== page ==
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Salton Sea: CA's Overlooked Treasure

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THE SALTON SEA 
CALIFORNIA'S OVERLOOKED TREASURE

SALTON SEA BIBLIOGRAPHY

Ainsworth, Edward Maddin, Beckoning Desert. 1962 New Jersey: Prentice-Hall, Inc

Bailey, Philip A., Golden Mirages. 1940. New York: The MacMillan Co.

Bums, Helen, Salton Sea Story. 1952. Palm Desert, California: Desert Magazine Press.

Coachella Valley Water District, Review 1991-93. Published by the District Resources Office

Davis, Arthur R, New Inland Sea, The. 1907. January issue of the National Geographic, Vol. XVIU, No. I Pp 37-49.

de Stanley, Mildred, The Salton Sea Yesterday and Today. 1966. Los Angeles: Triumph Press.

Duryea, Edwin, Jr., Salton Sea Menace, The. 1906. January issue of Out West.

Gunther, Jane Davis, Riverside County Place Names. 1984. Riverside, Ca.: Rubidoux Printing Co.

Harrington, R.E., Souvenirs of the Palm Springs Area. 1962. Simi, California: (Printed by Peg Wilson.)

Hoyt, Franklyn, He Discovered the Dead Sea of the Cahuillas. 1956. July issue of Desert Magazine.

Hudson, Roy F., Forgotten Desert Artist. 1979. Palm Springs: The Desert Museum Press.

Imperial Irrigation District, Historic Salton Sea and Imperial Irrigation District, 1960. El Centro, California: Imperial Printers

Irelan, William, First Biennial Report (being the eleventh report issued by this State Mineralogist) 1893. Sacramento.

Kennan, George, Salton Sea, The: An Account of Harriman's Fight With the Colorado River. 1917. New York: The Macmillan Company.

Leadabrand, Russ, Salton Sea. (from Westways articles Exploring California Byways) February 1961.

Murbarger, Nell, He Was Monarch of Mullet Island. 1952. May issue of the Palm Springs Villager.

Oertle, V. Lee, Salton Sea Shoreline Guide. 1964. Palm Desert California: Desert-Southwest Publishing Co.

Patterson, Tom, Out of the County's Past. 1987. A series of articles in the Riverside Press Enterprise.

Pepper, Choral, Desert Lore of Southern California. 1994. San Diego, California: Sunbelt Publications, Inc.

Romer, Margaret, History of Calexico, A. 1922. Southern California Historical Society Annual Publications. (Vol. XH, Part U).

Ross, Delmer G., Gold Road to La Paz, An Interpretive Guide to the Bradshaw Trail. Essex, California: Tales of the Mojave Road Publishing Company

Rust, H. N., Desert Sea, The. 189 1. October issue of The California Illustrated Magazine. (No. 1, Vol. 1).

Sykes, Godfrey, Colorado Delta, The. 1937. Carnegie Institute of Washington. American Geographical Society, Special Publication No. 19. VII.

Water Education Foundation, The Salton Sea. 1994. Sacramento: Published in the March/April issue of Western Water.

Williamson, Lt. R.S., Report of explorations in California for Railroad Routes to Connect With the Routes Near the 35th and 32nd Parallels of North Latitude. 1856. Vol. V of Pacific Railroad Surveys. (Reports dated 1853-1856.) Washington: Beverly Tucker, Printer.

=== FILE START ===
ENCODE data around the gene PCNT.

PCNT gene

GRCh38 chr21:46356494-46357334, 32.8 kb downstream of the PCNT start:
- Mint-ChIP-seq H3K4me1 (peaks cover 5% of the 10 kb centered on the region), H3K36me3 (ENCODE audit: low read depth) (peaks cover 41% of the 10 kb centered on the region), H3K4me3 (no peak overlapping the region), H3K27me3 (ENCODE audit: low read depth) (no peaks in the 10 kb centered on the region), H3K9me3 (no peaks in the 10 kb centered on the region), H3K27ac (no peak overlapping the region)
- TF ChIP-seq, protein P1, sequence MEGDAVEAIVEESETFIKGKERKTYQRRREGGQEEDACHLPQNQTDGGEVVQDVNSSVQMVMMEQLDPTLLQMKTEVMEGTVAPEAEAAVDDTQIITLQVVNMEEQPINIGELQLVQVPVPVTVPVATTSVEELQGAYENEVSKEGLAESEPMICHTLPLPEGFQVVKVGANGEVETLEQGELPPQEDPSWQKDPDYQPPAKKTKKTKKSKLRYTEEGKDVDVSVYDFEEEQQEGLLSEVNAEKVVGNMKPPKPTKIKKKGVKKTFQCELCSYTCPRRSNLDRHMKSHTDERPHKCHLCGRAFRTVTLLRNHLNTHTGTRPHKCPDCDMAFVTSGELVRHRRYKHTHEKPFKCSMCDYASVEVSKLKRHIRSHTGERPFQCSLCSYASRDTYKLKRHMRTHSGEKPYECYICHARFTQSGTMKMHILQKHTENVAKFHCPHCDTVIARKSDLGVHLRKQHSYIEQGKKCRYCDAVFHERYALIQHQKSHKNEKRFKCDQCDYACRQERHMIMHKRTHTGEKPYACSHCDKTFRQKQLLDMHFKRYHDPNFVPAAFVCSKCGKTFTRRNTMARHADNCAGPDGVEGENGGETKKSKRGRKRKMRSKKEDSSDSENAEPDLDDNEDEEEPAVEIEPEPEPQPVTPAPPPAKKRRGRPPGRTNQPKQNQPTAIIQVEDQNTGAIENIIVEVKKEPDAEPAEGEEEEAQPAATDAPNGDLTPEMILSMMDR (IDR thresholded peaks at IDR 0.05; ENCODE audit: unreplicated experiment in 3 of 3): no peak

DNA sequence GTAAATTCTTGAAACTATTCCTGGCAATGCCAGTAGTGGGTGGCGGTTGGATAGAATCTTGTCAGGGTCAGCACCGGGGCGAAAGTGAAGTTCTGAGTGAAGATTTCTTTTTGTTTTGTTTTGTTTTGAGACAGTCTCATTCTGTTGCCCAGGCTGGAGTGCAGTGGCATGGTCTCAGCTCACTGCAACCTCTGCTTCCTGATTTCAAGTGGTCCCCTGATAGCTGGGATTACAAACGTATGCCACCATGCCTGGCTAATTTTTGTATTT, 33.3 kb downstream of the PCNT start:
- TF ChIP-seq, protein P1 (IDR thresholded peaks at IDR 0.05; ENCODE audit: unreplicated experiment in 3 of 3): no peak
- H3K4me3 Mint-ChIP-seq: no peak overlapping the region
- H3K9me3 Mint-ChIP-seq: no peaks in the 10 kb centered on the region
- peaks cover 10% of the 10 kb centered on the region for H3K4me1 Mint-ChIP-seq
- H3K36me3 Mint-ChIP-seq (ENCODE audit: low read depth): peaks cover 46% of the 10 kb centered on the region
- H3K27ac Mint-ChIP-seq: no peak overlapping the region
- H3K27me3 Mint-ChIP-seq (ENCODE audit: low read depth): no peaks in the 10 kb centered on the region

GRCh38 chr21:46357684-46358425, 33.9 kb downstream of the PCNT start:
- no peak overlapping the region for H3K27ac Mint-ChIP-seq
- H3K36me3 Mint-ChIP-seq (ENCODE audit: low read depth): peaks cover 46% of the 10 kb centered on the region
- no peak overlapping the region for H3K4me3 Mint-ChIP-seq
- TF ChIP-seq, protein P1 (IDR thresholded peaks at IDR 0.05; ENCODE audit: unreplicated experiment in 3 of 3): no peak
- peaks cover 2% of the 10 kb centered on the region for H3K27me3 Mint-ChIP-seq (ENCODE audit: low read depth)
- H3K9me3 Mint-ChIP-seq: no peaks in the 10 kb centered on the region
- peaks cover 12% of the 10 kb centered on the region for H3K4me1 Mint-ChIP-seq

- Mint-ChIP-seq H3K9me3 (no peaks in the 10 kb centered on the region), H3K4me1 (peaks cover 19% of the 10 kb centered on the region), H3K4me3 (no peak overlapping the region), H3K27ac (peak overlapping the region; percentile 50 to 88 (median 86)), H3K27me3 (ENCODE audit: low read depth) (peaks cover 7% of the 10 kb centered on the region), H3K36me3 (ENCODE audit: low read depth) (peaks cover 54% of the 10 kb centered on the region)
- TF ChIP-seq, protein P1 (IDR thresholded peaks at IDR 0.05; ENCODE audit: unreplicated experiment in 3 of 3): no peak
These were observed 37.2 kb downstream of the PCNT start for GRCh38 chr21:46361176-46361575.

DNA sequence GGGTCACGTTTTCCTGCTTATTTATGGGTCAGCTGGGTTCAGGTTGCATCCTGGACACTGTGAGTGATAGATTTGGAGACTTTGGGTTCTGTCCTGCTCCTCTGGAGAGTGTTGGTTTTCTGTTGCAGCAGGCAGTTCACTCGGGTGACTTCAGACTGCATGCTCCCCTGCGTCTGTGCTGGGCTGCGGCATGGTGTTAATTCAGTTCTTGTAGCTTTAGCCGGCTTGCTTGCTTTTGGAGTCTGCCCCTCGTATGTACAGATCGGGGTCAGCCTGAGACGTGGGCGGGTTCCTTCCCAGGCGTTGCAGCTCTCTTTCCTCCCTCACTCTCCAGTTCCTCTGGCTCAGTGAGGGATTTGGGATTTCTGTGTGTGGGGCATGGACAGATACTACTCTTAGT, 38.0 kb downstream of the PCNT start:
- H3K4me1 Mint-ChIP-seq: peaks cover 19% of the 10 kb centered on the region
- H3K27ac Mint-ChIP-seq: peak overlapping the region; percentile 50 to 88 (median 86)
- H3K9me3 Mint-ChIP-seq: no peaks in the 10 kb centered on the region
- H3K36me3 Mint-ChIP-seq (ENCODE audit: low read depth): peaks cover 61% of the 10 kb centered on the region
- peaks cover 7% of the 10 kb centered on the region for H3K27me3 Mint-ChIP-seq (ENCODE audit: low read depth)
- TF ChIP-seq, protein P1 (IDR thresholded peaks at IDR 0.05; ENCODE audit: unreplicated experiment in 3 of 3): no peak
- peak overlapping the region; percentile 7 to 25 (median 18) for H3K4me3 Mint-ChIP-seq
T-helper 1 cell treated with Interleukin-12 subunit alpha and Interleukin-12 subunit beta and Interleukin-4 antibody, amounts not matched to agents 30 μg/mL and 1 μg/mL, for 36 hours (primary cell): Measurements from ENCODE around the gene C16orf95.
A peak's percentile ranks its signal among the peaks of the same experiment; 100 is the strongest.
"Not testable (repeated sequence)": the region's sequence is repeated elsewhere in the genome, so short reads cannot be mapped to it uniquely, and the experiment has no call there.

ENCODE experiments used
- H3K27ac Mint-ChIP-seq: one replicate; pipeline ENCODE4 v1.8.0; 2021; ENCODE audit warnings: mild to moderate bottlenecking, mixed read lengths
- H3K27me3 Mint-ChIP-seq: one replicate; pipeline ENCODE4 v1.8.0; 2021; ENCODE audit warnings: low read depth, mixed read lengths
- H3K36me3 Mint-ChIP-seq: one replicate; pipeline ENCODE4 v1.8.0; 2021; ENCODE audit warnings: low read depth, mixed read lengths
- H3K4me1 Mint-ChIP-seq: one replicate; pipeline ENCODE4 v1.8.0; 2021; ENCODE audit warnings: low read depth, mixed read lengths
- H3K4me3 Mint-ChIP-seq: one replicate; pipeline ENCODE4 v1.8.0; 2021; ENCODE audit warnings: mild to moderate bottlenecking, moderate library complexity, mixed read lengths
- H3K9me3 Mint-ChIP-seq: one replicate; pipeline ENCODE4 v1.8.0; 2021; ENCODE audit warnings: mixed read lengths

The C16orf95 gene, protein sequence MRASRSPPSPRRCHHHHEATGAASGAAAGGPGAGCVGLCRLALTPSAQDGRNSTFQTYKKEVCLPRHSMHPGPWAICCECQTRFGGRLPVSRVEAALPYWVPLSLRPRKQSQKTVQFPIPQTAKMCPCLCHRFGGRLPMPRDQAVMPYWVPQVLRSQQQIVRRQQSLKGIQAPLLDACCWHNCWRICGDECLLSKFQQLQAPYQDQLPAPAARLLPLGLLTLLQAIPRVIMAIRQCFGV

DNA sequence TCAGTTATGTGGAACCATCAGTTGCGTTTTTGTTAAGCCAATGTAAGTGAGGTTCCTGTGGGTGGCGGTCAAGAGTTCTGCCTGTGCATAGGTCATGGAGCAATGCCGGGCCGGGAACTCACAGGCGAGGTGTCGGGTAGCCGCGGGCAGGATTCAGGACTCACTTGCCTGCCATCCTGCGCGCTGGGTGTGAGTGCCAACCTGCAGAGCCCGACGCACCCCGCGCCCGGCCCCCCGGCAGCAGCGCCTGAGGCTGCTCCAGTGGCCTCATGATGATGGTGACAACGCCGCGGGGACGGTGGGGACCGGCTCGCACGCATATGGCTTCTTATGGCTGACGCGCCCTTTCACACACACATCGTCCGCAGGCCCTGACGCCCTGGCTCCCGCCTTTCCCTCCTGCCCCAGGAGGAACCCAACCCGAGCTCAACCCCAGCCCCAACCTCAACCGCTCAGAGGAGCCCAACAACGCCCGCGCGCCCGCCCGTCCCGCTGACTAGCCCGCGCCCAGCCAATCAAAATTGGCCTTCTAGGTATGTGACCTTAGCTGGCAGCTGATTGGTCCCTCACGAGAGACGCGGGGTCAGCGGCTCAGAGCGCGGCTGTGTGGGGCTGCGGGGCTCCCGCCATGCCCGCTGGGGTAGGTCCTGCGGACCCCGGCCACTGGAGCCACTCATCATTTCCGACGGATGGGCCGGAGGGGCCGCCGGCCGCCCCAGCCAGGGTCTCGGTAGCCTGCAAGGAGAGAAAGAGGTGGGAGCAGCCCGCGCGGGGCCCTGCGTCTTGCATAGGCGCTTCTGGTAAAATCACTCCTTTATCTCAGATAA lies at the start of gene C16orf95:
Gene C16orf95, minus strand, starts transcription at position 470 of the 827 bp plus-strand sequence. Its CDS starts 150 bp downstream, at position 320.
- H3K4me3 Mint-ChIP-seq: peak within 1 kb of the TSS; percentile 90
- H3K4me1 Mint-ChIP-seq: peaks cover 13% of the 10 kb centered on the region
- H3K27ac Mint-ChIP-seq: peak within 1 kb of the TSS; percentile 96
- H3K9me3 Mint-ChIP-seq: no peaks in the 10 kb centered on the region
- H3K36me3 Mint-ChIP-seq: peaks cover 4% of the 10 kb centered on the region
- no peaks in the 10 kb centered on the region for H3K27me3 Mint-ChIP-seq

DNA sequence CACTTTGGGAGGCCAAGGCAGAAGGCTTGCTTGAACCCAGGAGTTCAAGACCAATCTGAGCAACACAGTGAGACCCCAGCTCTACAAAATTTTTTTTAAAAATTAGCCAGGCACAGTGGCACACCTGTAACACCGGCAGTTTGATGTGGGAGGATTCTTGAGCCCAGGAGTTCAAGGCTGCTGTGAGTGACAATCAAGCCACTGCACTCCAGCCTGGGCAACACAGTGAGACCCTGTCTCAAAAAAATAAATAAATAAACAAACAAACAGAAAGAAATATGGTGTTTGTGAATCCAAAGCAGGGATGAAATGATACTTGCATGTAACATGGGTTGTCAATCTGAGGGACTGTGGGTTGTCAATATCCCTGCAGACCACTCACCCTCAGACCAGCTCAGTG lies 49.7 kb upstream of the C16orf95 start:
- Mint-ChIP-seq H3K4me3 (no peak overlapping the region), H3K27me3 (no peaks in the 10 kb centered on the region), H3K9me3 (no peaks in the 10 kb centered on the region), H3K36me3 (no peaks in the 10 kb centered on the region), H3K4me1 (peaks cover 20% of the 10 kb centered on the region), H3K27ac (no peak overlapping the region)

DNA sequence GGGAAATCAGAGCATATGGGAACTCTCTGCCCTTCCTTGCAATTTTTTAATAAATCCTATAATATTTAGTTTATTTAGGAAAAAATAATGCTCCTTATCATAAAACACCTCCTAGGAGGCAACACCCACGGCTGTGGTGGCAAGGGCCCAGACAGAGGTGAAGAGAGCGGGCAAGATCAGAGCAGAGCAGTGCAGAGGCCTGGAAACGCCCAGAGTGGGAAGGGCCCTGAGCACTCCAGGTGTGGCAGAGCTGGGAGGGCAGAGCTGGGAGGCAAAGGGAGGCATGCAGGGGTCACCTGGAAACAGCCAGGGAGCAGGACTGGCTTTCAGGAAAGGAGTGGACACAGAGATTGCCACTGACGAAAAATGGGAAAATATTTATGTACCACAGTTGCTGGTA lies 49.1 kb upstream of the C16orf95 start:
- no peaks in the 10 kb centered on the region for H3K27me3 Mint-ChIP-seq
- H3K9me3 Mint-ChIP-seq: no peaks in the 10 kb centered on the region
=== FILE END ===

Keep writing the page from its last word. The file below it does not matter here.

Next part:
Woodbury, David 0., Colorado Conquest, The. 1941. New York: Dodd, Mead and Company.

 

POSTSCRIPT

It has been my very great pleasure to research and write this account of the history of the Salton Sea. The Archives of the Coachella Valley Museum are a wonderful source of pictures and information about this unique body of water, and its place in the life and development of the Coachella and Imperial Valleys. This is by no means an exhaustive study of the Salton Sea. Many fascinating news and fictional accounts could not be included because of space limitations most of the books cited in the accompanying biography are a part of the Museum's resources. My thanks to Dorothy Schmid, Geri Robertson and Connie Cowan for their help in gathering the materials from which this story was written.

One thing was lacking--a personal experience of the Salton Sea as it is today. I remembered family picnics at the sea in the early 1950s, but I had not spent any time there in the intervening 35 years--believing the largely negative articles in newspapers and magazines depicting its sorry decline. Those articles are not a part of this publication, again because of space limitations and the fact that they are of recent origin and probably well-known to today's readers. To see for myself what the sea was like, my husband and I drove around the sea from west to east on November 6, 1994, arriving at Salton Sea State Park at sunset. The words that follow are my attempt to describe what we experienced that day.

"At dusk the water is dark, but the reflection of the brilliant orange, gold, and misty blue of the sunset make the sea's surface a mirror of the sky. Birds glide silently by on the currents. Occasionally one takes off, leaving a glistening wake on the surface, and creating a graceful silhouette against a flaming sky.

The Santa Rosa Mountains in the west are dark now, but their ragged summits divide earth and sky with unimaginable beauty. Tiny lights, marking the western shore of the sea, are coming on at the base of the mountains. On the eastern side, the smell of campfires, the muffled sounds of families gathering as meals are being prepared at camp-sites and in motorhomes in the campground at the State Park, and the gentle lapping of waves on the beach--one lone fisherman still at the water's edge--all create a wonderful sense of what is right with the world. Here, at this moment and in this place, nature and man are at peace, and this view can only inspire awe, reverence, and deep gratitude for this treasure in our midst. The Salton Sea is a gift of inestimable worth--ours to take and make whole again if we will."

Pat Laflin
Indio, California
January 1995

 

Speed Boat racing

 

Boat Races on the Salton Sea--
Photo by Kent Hitchcock, Master Marine Photographers. Newport Harbor, California 

 

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